3D doing wonders for Cineplex's bottom line
'Avatar 3D' adds around $74 million to co.'s Canadian receipts
TORONTO -- Premium ticket prices for "Avatar" and other 3D titles is doing wonders to the bottom line at Cineplex Galaxy Income Fund, Canada's largest cinema chain.
Despite running for only 13 days during its latest financial frame, "Avatar 3D" was Cineplex's biggest boxoffice performer during the fourth quarter to Dec. 31, and has done around $74 million in Canadian ticket receipts to date.
Having installed around 100 RealD digital projection systems in 2009 alone in anticipation of "Avatar" and other Hollywood 3D titles, Cineplex on Thursday posted record earnings of CAN$53.4 million for the year to December 31, 2009, up 84% from a year-earlier CAN$29 million, on revenue up 13.5% to CAN$964.3 million, another company record.
Cineplex CEO Ellis Jacob on Thursday said the recent Christmas break, underpinned by "Avatar" in his theatres, was his company's busiest business period ever.
But while the $3 premium ticket price paid to watch 3D titles on Cineplex's Imax and RealD systems helped the Canadian chain post record boxoffice and concession revenues in 2009, higher film rental costs for "Avatar" and a royalty due to 3D technology providers meant the margin from "Avatar 3D" fell slightly.
"That results in a lower margin, even though you're getting an additional revenue" from the 3D upcharge, Jacob said.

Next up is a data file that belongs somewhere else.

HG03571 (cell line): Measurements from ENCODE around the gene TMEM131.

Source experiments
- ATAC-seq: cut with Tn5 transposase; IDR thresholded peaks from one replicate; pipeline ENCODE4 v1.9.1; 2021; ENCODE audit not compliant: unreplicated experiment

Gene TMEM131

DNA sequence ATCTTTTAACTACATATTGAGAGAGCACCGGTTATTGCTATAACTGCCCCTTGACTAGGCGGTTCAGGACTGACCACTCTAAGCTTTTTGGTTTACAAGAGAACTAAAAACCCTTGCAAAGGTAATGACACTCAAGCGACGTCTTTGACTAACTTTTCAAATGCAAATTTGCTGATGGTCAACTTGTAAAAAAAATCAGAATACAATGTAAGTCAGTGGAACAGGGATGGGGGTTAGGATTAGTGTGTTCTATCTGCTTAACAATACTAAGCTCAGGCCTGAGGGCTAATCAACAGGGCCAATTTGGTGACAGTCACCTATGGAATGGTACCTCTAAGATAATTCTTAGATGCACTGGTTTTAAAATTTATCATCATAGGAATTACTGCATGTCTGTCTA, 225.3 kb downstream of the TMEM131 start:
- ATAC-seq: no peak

But the Cineplex boss added the lower margin was more than offset by considerably higher attendance at his theatres and greater frequency of visits.
After all, Canadians that anticipated sell-outs for "Avatar 3D" came earlier to the local multiplex to avoid line-ups and spent more on drinks and popcorn before going into a theatre.
Jacob sees other advantages from 3D titles.
Over 80% of the box office for "Avatar" in Cineplex theatres came on Imax and RealD 3D screens.
He argued that circuits like his own that install more 3D screens will see a greater percentage of what a movie does at the local multiplex coming from a 3D upcharge.
And while Imax can mostly only run one 3D title at a time and has had "Avatar 3D" for an extended run, Cineplex can screen a number of 3D titles concurrently for average 12-week runs.
That said, Jacob insists that, from an industry perspective, more 3D screens are required to accommodate the growing number of Hollywood 3D titles coming down the pipeline.
Here Cineplex has already invested heavily in 3D screens, but will eventually piggyback on the North American DCIP digital theatre rollout led U.S. cinema chains Regal, AMC, and Cinemark.
Another worry is uncertainty about the impact on 3D movie boxoffice if studios shrink the window between a theatrical release and a DVD release.
"If the consumer believes a title will be available in DVD or digital sell-through, they may not have a chance to see all those (3D) movies. This is a situation where the consumer may wait to see on an alternative option," Jacob warned.
Another worry is Canadians may not return for a second or third viewing of a movie title if studios shorten its theatrical window.
Still, Jacob sees no let-up in the appeal of Hollywood 3D titles post-"Avatar."
"I look at the the (2010) film slate, and on 3D it looks extremely robust," Jacob said.
Cineplex is opening this weekend "Valentine's Day," which Jacob expects to do around $50 million in North American boxoffice, and "Wolfman," where he projects another $30 million in ticket receipts.
And while the cinema chain will face uncertain competition from the Vancouver Olympics, whose opening ceremony takes place Friday evening, Jacob points to live 2010 Winter Games coverage from broadcaster CTV unspooling in 64 of his theatres nationwide in HD and surround sound
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